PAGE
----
When I was younger, in the days during which sentences beginning with “When I grow up, I want to be…” were still excusable — I continue to say that now, then remember that I’m not a child anymore, but merely a lankier-than-thou man-child — I wanted to be a marine biologist. Specifically, I was utterly and hopelessly fascinated by sharks.
This might be somewhat counterintuitive, but I think a lot of it started with “Jaws,” a film that, after I saw it at age 9, simultaneously kept me out of even swimming pools for two straight weeks and ignited a life-long fascination with those giant, beady-eyed murder-missiles. Ever since, I’ve never missed a “Shark Week;” my wife and I watched “Jaws” together on our first real date; I’m pretty sure that “Sharknado” was the result of some ambitious television producer/mad scientist hacking into my pre-pubescent dreams and transcribing what he found.
I was interested for all the reasons you’d think a 9-year-old boy would be: these creatures exuded power, mystery and had been alpha predators for so long that they seemed to take that status in stride, gliding through the water with a listlessness that flat-out belied their potential for explosive violence. I’m talking mostly about great whites here, but did I lose my ever-loving mind when, at 11 years old, I saw a six-foot lemon shark swim close to our fishing boat on a vacation to the Gulf of Mexico? Yes, and I still kind of do whenever I think about it.
I’ve grown, mostly, out of the “Oh my God sharks are awesome look at the TEETH!!!” phase of this infatuation — barely. What continues to fascinate me, though, is an aspect of the animal that Richard Dreyfuss’ Matt Hooper elucidated in the film when he was trying to explain the gravity of Amity Island’s problem: “All this animal does is swim, eat and make little sharks.” It is a marvel of evolution for the very fact that it hasn’t needed to evolve in almost 300 million years.
And that’s why I’ve become rather fixated on Sridhar Kota’s article “Shape-Shifting Things to Come” in the new Scientific American. Kota is the Herrick Professor of Engineering at the University of Michigan, and the bulk of his research for the last 20 years has been centered around simplified engineering, a body of work that he hopes will one day culminate in the widespread presence of one-piece machines. It’s a field of engineering known as “compliant design” and Kota, with the help of graduate students and colleagues, has already completed work on one-piece compliant staplers, windshield wipers, even prototype airplane wings.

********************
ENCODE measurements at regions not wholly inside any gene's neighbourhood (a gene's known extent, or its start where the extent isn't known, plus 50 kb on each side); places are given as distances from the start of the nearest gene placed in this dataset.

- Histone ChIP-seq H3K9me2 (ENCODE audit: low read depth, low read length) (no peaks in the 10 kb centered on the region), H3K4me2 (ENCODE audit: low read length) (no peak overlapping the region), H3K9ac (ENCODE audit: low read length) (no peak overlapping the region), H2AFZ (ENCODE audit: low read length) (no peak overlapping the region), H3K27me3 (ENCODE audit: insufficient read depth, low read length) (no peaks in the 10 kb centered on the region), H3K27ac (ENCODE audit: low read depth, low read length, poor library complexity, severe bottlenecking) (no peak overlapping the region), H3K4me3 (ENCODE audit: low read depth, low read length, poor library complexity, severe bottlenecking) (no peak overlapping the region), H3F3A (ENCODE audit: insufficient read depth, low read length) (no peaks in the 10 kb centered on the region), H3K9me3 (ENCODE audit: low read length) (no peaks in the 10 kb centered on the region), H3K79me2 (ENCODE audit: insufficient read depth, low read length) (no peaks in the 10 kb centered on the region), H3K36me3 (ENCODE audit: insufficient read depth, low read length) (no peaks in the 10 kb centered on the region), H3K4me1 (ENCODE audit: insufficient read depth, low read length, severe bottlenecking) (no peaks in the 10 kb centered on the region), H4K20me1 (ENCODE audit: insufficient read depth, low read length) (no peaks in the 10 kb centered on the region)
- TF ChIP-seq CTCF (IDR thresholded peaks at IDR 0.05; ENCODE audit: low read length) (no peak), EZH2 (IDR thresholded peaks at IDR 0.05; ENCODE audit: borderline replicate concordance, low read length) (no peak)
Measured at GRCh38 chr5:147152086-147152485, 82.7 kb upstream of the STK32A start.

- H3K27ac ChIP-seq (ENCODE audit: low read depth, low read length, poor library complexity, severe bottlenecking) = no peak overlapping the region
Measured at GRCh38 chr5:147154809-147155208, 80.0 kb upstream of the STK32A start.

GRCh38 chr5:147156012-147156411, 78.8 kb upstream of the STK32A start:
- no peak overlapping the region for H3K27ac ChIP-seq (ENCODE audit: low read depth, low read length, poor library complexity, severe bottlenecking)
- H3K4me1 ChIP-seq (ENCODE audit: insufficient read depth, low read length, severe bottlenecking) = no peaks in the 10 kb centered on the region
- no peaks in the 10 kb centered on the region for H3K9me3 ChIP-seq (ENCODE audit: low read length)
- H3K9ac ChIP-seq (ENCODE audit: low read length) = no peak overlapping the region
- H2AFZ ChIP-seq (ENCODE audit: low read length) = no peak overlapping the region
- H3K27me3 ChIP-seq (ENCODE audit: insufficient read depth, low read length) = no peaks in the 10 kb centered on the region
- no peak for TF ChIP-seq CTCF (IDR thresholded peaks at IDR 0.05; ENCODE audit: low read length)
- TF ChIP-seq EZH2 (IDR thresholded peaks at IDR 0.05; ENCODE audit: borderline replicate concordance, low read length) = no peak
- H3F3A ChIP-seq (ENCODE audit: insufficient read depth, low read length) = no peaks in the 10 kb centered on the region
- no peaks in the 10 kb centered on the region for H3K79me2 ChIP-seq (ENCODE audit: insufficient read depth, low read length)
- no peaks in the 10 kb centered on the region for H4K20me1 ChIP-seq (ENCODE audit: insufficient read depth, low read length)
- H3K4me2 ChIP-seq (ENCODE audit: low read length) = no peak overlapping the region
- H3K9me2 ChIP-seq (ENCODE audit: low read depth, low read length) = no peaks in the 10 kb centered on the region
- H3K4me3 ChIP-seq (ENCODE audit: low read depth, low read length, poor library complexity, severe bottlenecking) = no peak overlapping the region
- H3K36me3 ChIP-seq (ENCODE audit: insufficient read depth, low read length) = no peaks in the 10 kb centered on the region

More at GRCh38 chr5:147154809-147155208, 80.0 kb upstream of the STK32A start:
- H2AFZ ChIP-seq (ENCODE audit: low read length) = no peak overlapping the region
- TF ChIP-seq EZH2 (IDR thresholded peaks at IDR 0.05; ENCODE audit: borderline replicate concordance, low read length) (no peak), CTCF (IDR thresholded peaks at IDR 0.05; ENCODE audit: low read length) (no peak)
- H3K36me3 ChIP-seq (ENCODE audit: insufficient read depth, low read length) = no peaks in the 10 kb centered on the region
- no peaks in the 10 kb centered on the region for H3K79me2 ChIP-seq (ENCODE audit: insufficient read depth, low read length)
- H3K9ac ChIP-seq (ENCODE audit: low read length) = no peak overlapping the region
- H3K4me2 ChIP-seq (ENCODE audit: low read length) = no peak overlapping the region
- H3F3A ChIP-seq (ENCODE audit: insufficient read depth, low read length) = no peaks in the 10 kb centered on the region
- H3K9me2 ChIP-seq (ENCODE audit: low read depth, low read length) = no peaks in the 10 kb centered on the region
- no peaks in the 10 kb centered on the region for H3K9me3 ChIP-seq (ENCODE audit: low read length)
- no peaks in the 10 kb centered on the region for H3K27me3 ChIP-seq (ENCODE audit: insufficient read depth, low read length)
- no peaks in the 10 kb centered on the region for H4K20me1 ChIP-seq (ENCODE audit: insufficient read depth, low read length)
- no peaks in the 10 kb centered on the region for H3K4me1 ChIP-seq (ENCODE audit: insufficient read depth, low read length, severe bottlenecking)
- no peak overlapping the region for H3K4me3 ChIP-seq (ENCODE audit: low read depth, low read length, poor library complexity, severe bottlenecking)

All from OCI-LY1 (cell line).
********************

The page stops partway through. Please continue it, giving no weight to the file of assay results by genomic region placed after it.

The rationale is simple: when it comes to building more and more complex machines, Kota argues, engineers have relied upon a greater number of rigid moving parts to achieve the kind of movement and structure required for the project. It’s a short-term solution for a problem that is only going to feed off of itself as our mechanical needs grow more multi-faceted.
It’s a stroke of inspired genius that Kota and his team are looking not to recent engineering trends for cues on how to proceed, but from some of the Earth’s most ancient, almost primordial creatures: snakes for one, but also cephalopods like the octopus and squid, lack a rigid bone structure (snakes have bones, but they’re still mostly muscle and liquid), and yet have remained fairly dominant on this planet for eons. Nature, it would seem, is trying to tell us something about dealing with complex problems.
If this becomes the norm, I wonder what further implications it might have for humanity in general. We’re living in a time of extraordinary technological growth — though, to be fair, we’re mostly using it to either bomb people or post pictures of cats and genitals online — that serves, mainly, to make the world a smaller place. Once, in one of those hokey “Choose Your Own Adventure” books — this one involved cyborgs, an ancient ninja cult and two teenage girls with katanas, and, yes, I think I still own it — there was a character, a hacker who looked kind of like a cross between Butt-Head and Max Headroom, who spent his entire life in front of his computer, plugged into a virtual reality precursor. What’s interesting about him is that he’s completely aware of the implications, at one point casually mentioning how fantastic it is that the world is getting smaller and smaller. This was in 1989.
It seems we’ve turned our gift for endless inventiveness towards widespread simplification, towards the streamlining of life. Such grand steps can and should make child and adult alike giddy with the anticipation of what will soon be possible. I do wonder, though, about our fate once we achieve what we suppose is perfection. It is not, I don’t believe, the same as the great white, whose plateau is still one of dominance. Given our nature, given our penchant for destruction and for general mucking about, we may one day achieve apex status — but from there, there’s only one direction left to go.